I’m pleased to announce that precisely 0.1.0 is now on CRAN! precisely is a study planning tool to calculate sample size based on precision rather than power. Power calculations focus on whether or not an estimate will be statistically significant; calculations of precision are based on the same principles as power calculation but turn the focus to the width of the confidence interval. precisely currently supports sample size calculations for risk differences, rate differences, risk ratios, rate ratios, and odds ratios.
I’m pleased to announce that ymlthis 0.1.0, my project for my summer internship at RStudio, is now on CRAN! ymlthis is a toolkit to reduce the pain of working with YAML in the context of R Markdown documents. The two most common issues when working with YAML are getting the syntax right, particularly the white space, and understanding what options you can specify. ymlthis solves these problems by building and documenting YAML from R.
I’m pleased to announce that ggdag 0.2.0 is now on CRAN! ggdag links the dagitty package, which contains powerful algorithms for analyzing causal DAGs, with the unlimited flexibility of ggplot2. ggdag coverts dagitty objects to a tidy DAG data structure, which allows you to both analyze your DAG and plot it easily in ggplot2. Let’s look at an example for a causal diagram of the effect of smoking on cardiac arrest.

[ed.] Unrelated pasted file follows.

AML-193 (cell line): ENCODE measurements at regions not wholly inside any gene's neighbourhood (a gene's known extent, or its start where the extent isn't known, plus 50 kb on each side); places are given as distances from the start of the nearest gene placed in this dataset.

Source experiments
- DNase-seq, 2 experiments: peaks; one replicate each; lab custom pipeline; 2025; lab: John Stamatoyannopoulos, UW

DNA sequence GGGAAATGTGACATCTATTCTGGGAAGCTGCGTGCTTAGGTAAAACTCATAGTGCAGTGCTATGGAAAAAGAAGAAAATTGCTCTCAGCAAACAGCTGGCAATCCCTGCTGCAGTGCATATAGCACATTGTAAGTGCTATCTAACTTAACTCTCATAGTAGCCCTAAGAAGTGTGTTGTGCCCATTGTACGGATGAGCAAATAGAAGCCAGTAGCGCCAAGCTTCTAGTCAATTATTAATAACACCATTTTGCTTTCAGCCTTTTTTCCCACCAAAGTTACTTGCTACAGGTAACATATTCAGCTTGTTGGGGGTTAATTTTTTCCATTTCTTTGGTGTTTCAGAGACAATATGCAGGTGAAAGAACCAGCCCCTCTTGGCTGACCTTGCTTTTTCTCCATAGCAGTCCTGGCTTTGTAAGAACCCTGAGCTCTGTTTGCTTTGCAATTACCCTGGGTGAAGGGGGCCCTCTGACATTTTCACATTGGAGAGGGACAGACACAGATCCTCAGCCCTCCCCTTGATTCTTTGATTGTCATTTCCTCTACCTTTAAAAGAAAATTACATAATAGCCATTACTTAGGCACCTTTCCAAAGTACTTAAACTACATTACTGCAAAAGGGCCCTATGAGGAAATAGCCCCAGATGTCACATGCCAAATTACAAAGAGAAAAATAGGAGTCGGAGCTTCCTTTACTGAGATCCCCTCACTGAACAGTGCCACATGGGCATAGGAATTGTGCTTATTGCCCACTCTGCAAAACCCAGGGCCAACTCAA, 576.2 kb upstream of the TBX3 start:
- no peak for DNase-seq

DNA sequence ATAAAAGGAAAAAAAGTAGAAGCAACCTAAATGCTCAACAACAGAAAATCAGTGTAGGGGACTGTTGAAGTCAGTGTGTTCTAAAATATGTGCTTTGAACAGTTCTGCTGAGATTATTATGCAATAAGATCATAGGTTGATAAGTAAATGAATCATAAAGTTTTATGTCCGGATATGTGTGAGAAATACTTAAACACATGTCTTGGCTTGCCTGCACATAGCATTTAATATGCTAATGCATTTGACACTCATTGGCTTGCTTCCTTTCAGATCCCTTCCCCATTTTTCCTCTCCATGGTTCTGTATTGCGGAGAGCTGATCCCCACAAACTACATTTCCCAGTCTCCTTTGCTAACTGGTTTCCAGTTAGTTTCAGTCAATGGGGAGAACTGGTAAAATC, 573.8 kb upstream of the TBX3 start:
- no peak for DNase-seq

I’m pleased to announce the CRAN release of partition 0.1.0. partition is a fast and flexible data reduction framework that minimizes information loss and creates interpretable clusters. partition uses agglomorative clustering: it starts from the ground up, matching pairs of variables and assessing the amount of information that would be explained by their reduction. If the information is above this user-specified threshold, the data is reduced. This type of reduction is particularly useful in very redundant data, such as high-resolution genetic data.
I’m pleased to announce the release of ggdag 0.1.0 on CRAN! ggdag uses the powerful dagitty package to create and analyze structural causal models and plot them using ggplot2 and ggraph in a tidy, consistent, and easy manner. You can use dagitty objects directly in ggdag, but ggdag also includes wrappers to make DAGs using a more R-like syntax:
# install.packages("ggdag") library(ggdag) dag <- dagify(y ~ x + z, x ~ z) %>% tidy_dagitty() dag ## # A DAG with 3 nodes and 3 edges ## # ## # A tibble: 4 x 8 ## name x y direction to xend yend circular ## <chr> <dbl> <dbl> <fct> <chr> <dbl> <dbl> <lgl> ## 1 x 6.